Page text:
New Delhi: To prevent derailment of armed
forces acquisitions and to uphold principles of natural
justice, India has decided to provide opportunity to defence
firms named in shady under-dealings before blacklisting and
keeping them out of future contracts.
The decision comes in the wake of legal advice to the
Defence Ministry with regard to a couple of artillery gun
manufacturers named in police cases of corruption against
former Ordnance Factories Board chief Sudip Ghosh, leading to
the delay in purchase of much-needed howitzers for the Army.
"Basically, the High Court has held that merely on FIR we
cannot blacklist. We have to provide an opportunity and then
take a decision. This process is going on. Some procurements
have been put on hold," a top Defence Ministry official said
A decision on blacklisting cannot be taken "until and
unless we give notice and consider their replies", as ordered
by a high court in one of the cases relating to a `barred`
company, he said.
Admitting that Bofors scandal in the late 1980s had tied
the Defence Ministry`s hands from procuring guns to strengthen
the Army`s artillery capabilities in the last two decades, the
official said, "artillery has been one of the problem areas,
one of the voids...that stares you in the face.
"But after a long time now, trials for two of the four
artillery guns that Indian Army requires are going on," he
India will buy 145 of the 155mm/39calibre Ultralight
Howitzers M777 from the US under the Foreign Military Sales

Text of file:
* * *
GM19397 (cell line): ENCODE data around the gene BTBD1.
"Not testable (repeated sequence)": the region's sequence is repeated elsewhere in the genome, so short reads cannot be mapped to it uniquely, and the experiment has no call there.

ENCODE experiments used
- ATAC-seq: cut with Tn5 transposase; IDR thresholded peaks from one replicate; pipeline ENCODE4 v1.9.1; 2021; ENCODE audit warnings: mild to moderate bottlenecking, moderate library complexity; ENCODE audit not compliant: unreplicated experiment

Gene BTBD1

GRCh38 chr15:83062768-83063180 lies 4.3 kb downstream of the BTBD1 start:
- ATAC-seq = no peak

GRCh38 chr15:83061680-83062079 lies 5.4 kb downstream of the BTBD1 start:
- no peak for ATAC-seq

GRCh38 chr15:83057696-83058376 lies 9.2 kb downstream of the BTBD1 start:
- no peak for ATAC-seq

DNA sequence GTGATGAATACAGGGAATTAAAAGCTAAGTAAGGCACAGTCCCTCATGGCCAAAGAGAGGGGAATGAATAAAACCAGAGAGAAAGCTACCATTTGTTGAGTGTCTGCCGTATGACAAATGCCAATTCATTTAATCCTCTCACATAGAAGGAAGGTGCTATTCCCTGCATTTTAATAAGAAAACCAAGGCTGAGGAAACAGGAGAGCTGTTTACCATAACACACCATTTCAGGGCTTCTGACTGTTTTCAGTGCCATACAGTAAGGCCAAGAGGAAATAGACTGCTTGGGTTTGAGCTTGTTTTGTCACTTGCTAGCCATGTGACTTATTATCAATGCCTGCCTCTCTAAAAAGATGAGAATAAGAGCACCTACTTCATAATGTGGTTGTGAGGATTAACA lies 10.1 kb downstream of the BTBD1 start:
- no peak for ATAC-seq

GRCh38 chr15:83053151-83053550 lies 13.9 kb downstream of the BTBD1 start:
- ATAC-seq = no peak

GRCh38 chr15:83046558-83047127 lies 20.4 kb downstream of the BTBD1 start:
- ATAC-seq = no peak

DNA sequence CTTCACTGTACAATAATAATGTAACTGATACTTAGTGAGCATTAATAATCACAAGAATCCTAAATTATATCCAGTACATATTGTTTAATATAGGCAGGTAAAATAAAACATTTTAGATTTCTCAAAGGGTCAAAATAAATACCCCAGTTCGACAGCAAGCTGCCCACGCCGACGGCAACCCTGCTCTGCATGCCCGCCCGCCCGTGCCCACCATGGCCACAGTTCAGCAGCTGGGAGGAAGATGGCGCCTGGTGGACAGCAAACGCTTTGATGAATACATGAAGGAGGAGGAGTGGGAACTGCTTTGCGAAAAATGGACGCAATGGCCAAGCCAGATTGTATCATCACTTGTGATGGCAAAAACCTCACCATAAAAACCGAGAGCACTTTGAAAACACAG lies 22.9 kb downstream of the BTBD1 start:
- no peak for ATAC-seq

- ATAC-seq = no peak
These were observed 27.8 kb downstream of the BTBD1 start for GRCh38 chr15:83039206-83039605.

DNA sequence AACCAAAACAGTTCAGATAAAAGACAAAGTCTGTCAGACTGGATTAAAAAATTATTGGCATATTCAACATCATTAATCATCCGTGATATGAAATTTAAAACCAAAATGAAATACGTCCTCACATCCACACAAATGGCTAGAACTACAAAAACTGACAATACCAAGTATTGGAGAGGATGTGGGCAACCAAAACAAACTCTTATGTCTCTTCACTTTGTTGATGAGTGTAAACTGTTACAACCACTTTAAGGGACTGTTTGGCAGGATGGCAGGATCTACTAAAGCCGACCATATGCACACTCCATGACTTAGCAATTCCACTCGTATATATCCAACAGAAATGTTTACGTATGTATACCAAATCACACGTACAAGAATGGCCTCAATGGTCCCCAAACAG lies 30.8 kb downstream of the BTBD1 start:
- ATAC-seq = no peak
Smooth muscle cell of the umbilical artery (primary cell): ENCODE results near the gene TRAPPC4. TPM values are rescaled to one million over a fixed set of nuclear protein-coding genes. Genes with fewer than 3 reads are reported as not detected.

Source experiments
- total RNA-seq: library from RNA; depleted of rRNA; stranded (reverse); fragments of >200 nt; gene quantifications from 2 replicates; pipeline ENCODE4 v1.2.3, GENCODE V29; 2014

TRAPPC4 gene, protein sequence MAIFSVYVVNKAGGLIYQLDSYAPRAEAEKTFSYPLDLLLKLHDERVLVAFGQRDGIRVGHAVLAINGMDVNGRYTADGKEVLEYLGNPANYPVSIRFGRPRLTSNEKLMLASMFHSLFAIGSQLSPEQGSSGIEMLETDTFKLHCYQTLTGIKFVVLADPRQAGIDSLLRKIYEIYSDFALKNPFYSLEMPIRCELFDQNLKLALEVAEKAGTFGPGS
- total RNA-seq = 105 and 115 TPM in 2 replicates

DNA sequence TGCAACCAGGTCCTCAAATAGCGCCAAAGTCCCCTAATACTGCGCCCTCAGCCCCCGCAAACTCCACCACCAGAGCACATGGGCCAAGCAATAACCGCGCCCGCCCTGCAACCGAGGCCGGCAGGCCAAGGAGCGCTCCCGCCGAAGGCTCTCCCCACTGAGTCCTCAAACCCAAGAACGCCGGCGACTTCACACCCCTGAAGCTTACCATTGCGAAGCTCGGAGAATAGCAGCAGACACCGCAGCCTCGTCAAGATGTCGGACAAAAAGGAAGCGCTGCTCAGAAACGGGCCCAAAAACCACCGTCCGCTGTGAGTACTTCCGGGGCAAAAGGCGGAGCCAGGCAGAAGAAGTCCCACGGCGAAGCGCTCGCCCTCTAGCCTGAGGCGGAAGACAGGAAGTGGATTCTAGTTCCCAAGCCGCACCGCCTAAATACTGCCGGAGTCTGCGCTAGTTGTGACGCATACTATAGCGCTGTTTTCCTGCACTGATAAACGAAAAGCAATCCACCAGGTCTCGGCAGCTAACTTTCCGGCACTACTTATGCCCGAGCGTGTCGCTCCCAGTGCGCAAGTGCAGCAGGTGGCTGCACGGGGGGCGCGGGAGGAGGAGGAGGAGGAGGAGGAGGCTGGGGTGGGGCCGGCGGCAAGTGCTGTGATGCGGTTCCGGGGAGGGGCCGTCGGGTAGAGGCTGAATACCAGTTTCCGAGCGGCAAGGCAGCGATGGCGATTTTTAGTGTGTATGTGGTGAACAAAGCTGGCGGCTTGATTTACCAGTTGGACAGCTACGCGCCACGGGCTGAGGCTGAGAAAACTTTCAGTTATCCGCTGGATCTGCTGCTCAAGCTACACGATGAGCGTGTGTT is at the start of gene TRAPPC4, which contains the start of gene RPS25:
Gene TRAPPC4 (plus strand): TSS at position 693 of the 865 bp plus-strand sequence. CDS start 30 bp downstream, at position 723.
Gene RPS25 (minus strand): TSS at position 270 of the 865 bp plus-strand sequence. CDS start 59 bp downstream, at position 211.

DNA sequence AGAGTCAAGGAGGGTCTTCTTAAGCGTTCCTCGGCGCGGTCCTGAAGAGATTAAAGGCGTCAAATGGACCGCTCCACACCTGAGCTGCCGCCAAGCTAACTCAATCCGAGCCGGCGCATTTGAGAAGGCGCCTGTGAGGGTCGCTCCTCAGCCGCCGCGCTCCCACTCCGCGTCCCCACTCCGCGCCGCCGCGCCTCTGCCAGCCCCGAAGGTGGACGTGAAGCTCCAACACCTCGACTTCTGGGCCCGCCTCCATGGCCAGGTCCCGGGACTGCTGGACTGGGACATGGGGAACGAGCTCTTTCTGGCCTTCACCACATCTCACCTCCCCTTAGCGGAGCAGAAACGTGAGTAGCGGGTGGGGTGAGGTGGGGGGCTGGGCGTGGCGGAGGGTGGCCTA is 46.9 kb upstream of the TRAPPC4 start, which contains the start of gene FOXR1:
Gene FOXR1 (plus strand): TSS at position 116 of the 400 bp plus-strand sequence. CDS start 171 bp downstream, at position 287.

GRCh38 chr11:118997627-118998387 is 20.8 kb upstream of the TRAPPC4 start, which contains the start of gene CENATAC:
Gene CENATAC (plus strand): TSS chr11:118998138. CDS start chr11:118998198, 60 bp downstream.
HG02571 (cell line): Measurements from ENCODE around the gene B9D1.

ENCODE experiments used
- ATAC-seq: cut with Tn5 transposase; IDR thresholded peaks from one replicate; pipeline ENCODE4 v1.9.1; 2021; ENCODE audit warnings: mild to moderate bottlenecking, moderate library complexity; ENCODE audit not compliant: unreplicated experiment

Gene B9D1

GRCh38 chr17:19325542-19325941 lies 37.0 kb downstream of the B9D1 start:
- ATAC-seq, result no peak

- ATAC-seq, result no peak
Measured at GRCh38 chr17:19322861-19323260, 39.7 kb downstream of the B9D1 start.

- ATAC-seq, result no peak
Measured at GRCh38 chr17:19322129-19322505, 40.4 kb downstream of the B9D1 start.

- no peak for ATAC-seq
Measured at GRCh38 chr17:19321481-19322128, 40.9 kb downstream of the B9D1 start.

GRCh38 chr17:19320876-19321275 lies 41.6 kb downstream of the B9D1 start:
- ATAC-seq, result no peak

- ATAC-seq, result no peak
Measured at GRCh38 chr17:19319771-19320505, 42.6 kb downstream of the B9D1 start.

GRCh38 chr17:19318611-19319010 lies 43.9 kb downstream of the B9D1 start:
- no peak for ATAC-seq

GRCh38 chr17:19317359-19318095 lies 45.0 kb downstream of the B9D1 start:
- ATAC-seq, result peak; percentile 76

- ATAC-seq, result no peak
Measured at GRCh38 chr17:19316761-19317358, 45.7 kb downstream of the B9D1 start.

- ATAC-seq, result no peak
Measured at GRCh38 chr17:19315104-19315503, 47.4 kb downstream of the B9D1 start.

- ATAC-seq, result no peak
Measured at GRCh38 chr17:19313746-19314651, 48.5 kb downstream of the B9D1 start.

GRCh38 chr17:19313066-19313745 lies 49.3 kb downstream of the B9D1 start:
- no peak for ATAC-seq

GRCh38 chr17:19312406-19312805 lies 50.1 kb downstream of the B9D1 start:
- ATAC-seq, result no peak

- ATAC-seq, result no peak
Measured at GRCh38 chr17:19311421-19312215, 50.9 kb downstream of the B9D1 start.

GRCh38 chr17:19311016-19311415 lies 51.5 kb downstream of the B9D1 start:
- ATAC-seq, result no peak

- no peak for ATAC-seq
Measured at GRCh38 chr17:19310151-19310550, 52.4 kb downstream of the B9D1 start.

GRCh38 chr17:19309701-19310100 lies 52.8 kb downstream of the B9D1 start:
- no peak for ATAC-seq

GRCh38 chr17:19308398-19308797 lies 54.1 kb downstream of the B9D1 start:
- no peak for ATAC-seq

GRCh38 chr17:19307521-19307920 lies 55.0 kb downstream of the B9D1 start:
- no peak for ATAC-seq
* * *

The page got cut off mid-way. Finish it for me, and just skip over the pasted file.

(FMS) route for an estimated USD 650 million for which trials
are currently in progress.
In a multi-vendor situation, India is looking at
procuring 180 of 155mm/52calibre wheeled self-propelled guns.
"Hopefully we will be able to get these. The Ultralight
Howitzers is through the FMS route and the other is a
multi-vendor situation," he said.
Asked about the delays in purchasing the artillery guns,
he said, "We have many of the companies for artillery
guns involved in some case or the other."
To a query on the prudence of `blacklisting` firms in all
future deals, he said it was India`s way of announcing to the
defence firms that they "cannot fiddle with Indian laws,
rules, regulations and processes."
The Defence Ministry had in May last year `blacklisted`
seven firms and put on hold all deals with them. Foreign
companies Israeli Military Industries, Singapore Technologies,
BVT Poland and Media Architects of Singapore; and Indian firms
T S Kishan and Company, R K Machine Tools and H Y T
Engineering Company were among those who had come under the
scanner in the CBI-registered corruption case against Ghosh.
In July this year, the Defence Ministry received a
recommendation from the CBI to `blacklist` foreign firms
Singapore Technologies Kinetics (STK), Israeli Military
Industries (IMI), Zurich-based Rheinmetall Air Defence (RAD)
and Russian Cooperation Defence, apart from Indian firms T S
Kisan and Company (New Delhi) and R K Machines Tools
However, it was later decided that the `blacklisted`
companies participating in the artillery guns tenders would be
allowed to join the trials of their weapon systems in Indian
conditions. But contracts would not be awarded till they were
absolved in the court cases relating to the corruption cases.
In June, the CBI had filed a 2,700-page charge-sheet in a
special CBI court in Kolkata against Ghosh, the former
Director General of Ordnance factory Board and 11 others on